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A Manufacturing Mandate
Douglas Woods, President , AMT
We are pleased that the Obama Administration has recognized that a strong manufacturing sector is important to America’s vitality. The administration’s “Manufacturing Framework for Revitalizing American Manufacturing” is an important first step in strengthening our country’s beleaguered manufacturers. Manufacturing needs the focused attention of our government if high-value jobs are to be created, if our trade deficit is to be reduced and if we hope to generate the tax receipts to outweigh our spending. Now it is time to turn ideas into initiatives and tactics.
This administration was elected based on its promises of hope and change that played squarely on the wave of despair washing over America in the fall of 2008. U.S. manufacturers are encouraged by the President’s speeches promoting the importance of education, manufacturing jobs and innovation to our economy. In the heydays of the 1950s, manufacturing represented more than a quarter of the country’s economy and about a third of employment. Today, manufacturing is about 12 percent of the economy and less than 10 percent of employment. U.S. companies work at a 17 percent cost disadvantage versus their foreign competitors. Yet, U.S. manufacturing continues to grow in absolute terms and remains a well-spring of innovation. It is a sector that is still competitive globally.
AMT has prepared a Manufacturing Mandate that we feel addresses the need to align our nation’s infrastructure towards developing an innovative economy that can sustain future economic growth. The mandate is comprised of six basic initiatives and 18 underlying tactics. The basic initiatives include incentivizing innovation and R&D in new products and manufacturing technologies; ensuring the availability of capital; increasing global competitiveness and promotion of exports; minimizing structural cost burdens; enhancing collaboration between government, academia and industry; and building a better educated and trained “Smartforce.”
In January, I met with almost 200 AMT members during our association’s regional meetings. The members were excited about the mandate. They can see both short- and long-term potential in the mandate. Still, the most driving issue on their mind is the uncertainty related to the economy. They want to know what taxes the government plans to put in place and to understand when credit will be readily available. The AMT members I met with feel they compete with anyone on a global basis as long as our government establishes a set of rules and lives by them.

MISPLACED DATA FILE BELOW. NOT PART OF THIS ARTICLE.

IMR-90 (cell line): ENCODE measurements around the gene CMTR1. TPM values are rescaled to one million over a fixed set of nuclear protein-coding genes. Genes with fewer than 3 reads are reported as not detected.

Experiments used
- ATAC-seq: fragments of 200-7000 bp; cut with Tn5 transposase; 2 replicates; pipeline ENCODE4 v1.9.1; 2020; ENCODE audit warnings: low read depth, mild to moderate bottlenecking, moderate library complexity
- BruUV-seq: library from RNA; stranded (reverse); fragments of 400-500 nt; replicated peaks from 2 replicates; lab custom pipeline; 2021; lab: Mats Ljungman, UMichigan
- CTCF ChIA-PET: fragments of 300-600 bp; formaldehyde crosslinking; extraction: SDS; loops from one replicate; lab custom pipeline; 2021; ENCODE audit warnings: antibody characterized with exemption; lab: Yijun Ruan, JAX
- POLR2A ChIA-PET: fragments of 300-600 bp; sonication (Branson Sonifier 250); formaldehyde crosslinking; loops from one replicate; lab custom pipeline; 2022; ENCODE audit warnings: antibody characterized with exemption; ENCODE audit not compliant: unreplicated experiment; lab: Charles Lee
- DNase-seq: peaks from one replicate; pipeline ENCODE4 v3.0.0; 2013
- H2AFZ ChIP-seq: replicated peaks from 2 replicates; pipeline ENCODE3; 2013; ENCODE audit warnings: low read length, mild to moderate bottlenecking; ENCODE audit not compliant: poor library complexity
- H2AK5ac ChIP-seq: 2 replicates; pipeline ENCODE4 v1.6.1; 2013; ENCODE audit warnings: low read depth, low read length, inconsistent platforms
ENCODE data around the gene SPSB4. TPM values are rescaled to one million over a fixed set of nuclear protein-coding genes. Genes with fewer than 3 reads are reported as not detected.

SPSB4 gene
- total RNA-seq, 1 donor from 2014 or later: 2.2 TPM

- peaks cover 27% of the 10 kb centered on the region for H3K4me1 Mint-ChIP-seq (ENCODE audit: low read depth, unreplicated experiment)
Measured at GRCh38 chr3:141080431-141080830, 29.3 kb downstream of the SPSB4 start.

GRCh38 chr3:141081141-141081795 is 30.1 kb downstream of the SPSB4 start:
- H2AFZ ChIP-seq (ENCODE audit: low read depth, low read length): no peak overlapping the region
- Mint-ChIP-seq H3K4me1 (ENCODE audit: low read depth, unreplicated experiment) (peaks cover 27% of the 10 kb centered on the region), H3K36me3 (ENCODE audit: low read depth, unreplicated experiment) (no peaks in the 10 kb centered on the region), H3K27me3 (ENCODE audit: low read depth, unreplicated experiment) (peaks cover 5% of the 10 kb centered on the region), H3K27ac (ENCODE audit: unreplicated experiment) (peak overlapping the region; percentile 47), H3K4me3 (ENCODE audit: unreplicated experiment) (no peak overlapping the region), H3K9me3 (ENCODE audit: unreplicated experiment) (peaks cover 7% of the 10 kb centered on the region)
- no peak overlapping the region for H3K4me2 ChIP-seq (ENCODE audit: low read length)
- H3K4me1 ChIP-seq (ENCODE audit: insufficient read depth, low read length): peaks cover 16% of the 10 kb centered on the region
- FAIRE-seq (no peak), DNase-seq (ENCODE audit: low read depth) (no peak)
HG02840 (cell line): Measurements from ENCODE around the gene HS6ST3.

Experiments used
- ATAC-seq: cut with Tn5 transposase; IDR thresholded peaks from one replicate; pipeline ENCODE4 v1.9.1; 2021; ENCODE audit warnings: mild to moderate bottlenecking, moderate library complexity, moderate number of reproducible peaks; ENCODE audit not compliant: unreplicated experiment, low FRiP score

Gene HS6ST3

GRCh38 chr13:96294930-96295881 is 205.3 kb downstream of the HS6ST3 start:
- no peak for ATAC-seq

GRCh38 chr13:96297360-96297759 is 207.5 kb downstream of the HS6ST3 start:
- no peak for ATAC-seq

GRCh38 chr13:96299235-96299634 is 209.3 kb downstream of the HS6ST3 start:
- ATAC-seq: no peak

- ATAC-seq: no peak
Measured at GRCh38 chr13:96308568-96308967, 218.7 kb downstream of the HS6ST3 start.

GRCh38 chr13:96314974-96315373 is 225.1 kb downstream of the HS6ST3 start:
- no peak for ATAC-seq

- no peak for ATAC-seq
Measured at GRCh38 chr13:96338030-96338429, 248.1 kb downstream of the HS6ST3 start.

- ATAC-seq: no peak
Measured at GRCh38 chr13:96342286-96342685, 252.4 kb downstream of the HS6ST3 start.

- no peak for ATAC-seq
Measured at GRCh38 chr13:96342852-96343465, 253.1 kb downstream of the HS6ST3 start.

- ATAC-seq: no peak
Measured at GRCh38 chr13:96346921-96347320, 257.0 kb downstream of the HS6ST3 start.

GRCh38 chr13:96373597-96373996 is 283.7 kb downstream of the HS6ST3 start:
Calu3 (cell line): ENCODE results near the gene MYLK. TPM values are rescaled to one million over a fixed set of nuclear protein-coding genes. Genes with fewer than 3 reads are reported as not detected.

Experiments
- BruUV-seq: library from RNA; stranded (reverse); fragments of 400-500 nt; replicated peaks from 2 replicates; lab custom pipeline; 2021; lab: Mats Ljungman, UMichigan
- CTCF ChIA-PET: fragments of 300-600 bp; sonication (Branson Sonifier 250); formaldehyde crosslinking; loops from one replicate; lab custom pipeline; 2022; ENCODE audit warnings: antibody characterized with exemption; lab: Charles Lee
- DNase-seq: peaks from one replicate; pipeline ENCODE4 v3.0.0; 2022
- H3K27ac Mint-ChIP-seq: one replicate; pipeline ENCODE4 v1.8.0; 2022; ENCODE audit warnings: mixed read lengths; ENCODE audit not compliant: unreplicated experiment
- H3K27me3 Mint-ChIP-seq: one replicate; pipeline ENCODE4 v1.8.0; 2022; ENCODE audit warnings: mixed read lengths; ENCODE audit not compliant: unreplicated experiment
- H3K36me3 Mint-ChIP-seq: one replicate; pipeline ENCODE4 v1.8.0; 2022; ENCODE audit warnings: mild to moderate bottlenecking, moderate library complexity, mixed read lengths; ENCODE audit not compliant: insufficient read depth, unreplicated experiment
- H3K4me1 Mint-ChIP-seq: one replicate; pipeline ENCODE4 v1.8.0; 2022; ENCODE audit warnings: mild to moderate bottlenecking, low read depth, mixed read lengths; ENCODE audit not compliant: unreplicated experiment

I delivered that message to Ron Bloom, the senior advisor on manufacturing to the President, when we met in early February. It was heartening to hear that the White House is aligned with a majority of the initiatives that the mandate promotes. We differ on some issues such as taxes and regulations, and there will clearly be a continuing debate on these points. It is also clear that the administration wants to achieve a stable environment in which our manufacturers can operate.
However, they require the support of your elected officials to get the job done. I urge you to contact your elected officials through their home offices and make them aware of your concerns. You can download from amtonline.org, copies of the initiatives and tactics as well as a letter sent to the President by a leading group of manufacturers. I hope to have the opportunity to share with you in future columns more on the mandate and the progress as it occurs.
I represent my family’s third generation in the manufacturing business, which provided me the opportunity to “grow up” in the shop with what Tom Brokaw so aptly referred to as our “greatest generation.” These men and women that shepherded my apprenticeship almost 35 years ago were the same people who took U.S. manufacturing from its second tier status to the pinnacle of manufacturing in both the U.S. and world. As they brought manufacturing into its U.S. renaissance, tort issues were unheard of, energy was cheap, and market growth more than offset the 49 percent corporate tax rates of the day. While other sectors clamored for subsidies, import protection, bailouts and tax loopholes, manufacturing grew rapidly. We need to recreate some of those conditions to recreate growth.
With commitment and hard work, I believe that U.S. manufacturing’s brightest days are still to come, and AMT and our members will play a vital role.